I never thought of myself as being a good songwriter. There are a ton of other people that are good songwriters, but I don’t think I’m in the club. What I do well is perform, sometimes sing pretty good, and accompany myself well and arrange fairly well.
If you’re writing anything decent, it’s in you, it’s your spirit coming out. If it’s not an expression of how a person genuinely feels, then it’s not a good song done with any conviction.
The Box Tops – The Letter (Upbeat 1967):
|Birth name||William Alexander Chilton|
|Born||December 28, 1950
Memphis, Tennessee, U.S.
|Died||March 17, 2010 (aged 59)
New Orleans, Louisiana, U.S.
|Genres||Rock ‘n’ roll, power pop, proto-punk, hard rock,blue-eyed soul, indie rock|
|Occupations||Musician, singer, songwriter, record producer|
|Associated acts||Box Tops, Big Star, Tav Falco’s Panther Burns|
A young Alex Chilton w/ Dan Penn:
William Alexander “Alex” Chilton (December 28, 1950 – March 17, 2010) was an American songwriter, guitarist, singerand producer, best known as the lead singer of the Box Tops and Big Star. Chilton’s early commercial success in the 1960s as a teen vocalist for the Box Tops was not repeated in later years with Big Star and in his indie music solo career on small labels, but he drew a loyal following in the indie and alternative music fields and is often cited as an influence by many mainstream rock artists and bands.
Big Star – Thirteen (1972):
Box Tops – I Shall Be Released (Bob Dylan Cover):
Big Star – #1 Record (1972):
…. Big Star’s debut album for the first time decades after its release (as, inevitably, most people must), you may be reminded of Tom Petty & the Heartbreakers or R.E.M., who came after — that is, if you don’t think of the Byrds and the Beatles, circa 1965. What was remarkable about #1 Record in 1972 was that nobody except Big Star (and maybe Badfinger and the Raspberries) wanted to sound like this — simple, light pop with sweet harmonies and jangly guitars. Since then, dozens of bands have rediscovered those pleasures. But in a way, that’s an advantage because, whatever freshness is lost across the years, Big Star’s craft is only confirmed. ….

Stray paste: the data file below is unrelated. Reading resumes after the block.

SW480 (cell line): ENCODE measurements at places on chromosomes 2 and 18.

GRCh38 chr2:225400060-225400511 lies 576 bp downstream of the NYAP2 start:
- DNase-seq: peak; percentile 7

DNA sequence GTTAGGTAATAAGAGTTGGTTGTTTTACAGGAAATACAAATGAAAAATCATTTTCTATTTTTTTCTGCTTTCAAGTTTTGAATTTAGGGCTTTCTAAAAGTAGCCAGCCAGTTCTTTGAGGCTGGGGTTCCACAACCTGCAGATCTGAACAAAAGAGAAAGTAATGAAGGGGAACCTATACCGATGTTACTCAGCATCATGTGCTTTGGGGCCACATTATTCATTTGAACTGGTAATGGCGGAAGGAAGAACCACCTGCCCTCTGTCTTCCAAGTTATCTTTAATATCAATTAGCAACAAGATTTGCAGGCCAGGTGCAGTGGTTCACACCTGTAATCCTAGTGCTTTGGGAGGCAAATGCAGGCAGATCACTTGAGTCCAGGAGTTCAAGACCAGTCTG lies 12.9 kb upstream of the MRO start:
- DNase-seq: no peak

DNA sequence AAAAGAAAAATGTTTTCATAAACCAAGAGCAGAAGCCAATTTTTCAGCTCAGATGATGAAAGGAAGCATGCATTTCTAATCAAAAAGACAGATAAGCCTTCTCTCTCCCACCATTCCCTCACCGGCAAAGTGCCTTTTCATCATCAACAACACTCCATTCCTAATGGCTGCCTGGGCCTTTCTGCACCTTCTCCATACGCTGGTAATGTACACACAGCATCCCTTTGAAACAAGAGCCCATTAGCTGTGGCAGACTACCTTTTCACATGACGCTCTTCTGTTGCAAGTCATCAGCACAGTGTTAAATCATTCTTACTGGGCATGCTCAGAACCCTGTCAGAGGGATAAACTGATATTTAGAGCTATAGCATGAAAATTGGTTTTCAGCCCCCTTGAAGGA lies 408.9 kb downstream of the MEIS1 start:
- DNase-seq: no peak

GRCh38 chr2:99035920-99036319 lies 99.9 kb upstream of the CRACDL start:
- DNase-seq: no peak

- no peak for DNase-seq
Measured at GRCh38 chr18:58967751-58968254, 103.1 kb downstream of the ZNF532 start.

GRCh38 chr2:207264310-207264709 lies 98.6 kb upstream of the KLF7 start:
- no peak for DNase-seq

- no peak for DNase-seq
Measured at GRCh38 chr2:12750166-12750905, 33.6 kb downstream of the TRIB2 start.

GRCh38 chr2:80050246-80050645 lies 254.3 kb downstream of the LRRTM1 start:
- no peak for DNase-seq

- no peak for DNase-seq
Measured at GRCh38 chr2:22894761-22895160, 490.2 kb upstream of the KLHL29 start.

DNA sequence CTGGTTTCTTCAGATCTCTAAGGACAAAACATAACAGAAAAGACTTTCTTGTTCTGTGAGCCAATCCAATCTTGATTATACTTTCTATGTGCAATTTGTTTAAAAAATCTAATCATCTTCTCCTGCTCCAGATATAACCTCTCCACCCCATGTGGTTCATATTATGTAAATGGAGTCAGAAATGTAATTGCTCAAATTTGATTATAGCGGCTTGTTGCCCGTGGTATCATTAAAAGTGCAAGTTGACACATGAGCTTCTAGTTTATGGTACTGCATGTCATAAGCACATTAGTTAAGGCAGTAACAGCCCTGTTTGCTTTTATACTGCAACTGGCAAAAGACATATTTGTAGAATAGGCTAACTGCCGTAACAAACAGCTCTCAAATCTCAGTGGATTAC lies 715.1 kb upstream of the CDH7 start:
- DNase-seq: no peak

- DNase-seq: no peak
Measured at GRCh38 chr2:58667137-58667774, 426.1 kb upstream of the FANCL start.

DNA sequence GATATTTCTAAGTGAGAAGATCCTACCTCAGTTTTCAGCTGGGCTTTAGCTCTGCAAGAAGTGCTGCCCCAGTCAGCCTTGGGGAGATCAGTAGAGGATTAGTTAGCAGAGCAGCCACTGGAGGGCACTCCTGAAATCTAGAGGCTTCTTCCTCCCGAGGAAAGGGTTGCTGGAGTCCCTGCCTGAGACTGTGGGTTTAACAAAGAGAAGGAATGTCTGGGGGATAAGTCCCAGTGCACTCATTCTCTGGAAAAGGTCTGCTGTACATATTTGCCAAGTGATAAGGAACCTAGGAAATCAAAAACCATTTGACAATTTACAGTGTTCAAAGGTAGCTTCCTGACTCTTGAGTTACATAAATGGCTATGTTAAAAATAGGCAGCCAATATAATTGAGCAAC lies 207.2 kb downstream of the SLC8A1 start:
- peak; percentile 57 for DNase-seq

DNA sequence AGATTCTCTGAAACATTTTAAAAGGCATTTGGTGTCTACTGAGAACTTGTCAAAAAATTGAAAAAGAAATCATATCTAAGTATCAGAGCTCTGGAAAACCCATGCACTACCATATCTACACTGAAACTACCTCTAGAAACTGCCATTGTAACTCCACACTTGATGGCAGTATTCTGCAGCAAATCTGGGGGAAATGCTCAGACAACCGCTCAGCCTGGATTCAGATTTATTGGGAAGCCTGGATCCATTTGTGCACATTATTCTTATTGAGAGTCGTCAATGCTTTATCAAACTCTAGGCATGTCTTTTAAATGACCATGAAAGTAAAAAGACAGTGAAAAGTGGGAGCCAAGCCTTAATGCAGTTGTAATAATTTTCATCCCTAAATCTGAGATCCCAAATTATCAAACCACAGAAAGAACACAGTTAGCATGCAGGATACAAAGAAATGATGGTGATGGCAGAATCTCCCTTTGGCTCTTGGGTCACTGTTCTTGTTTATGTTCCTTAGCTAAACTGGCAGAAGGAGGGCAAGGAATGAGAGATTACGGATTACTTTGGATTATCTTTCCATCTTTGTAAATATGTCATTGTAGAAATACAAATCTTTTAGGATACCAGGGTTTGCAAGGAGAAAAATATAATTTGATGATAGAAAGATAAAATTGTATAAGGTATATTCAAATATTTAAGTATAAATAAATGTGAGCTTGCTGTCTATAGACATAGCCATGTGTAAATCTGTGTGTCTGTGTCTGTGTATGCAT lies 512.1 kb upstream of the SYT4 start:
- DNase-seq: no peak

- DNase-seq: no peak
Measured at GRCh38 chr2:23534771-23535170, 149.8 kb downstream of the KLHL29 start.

~William Ruhlmann (allmusic.com)
Christopher “Chris” Hillman (born December 4, 1944 in Los Angeles, California) was one of the original members of The Byrds, which in 1965 included Roger McGuinn, Gene Clark, David Crosby and Michael Clarke. With frequent collaborator Gram Parsons, Hillman was a key figure in the development of country rock, defining the genre through his work with The Byrds, The Flying Burrito Brothers and the country-rock group Desert Rose Band.
Before the Flying Burrito Brothers disbanded, Hillman joined Stephen Stills‘ band Manassas; he remained with Manasses until 1973, when he briefly rejoined the original lineup of the Byrds for a reunion album on Asylum Records. In 1974, Hillman teamed with singer-songwriter Richie Furay (who co-founded Buffalo Springfield and Poco) and songwriter J. D. Souther (who co-wrote much of the Eagles’ early repertoire) in the Souther-Hillman-Furay Band.
Flying Burrito Brothers – Christine’s Tune:
I’ve chosen the often overlooked solo album Slippin’ Away as todays album, it surely is an often forgotten gem from Chris Hillman:
Other 4th December: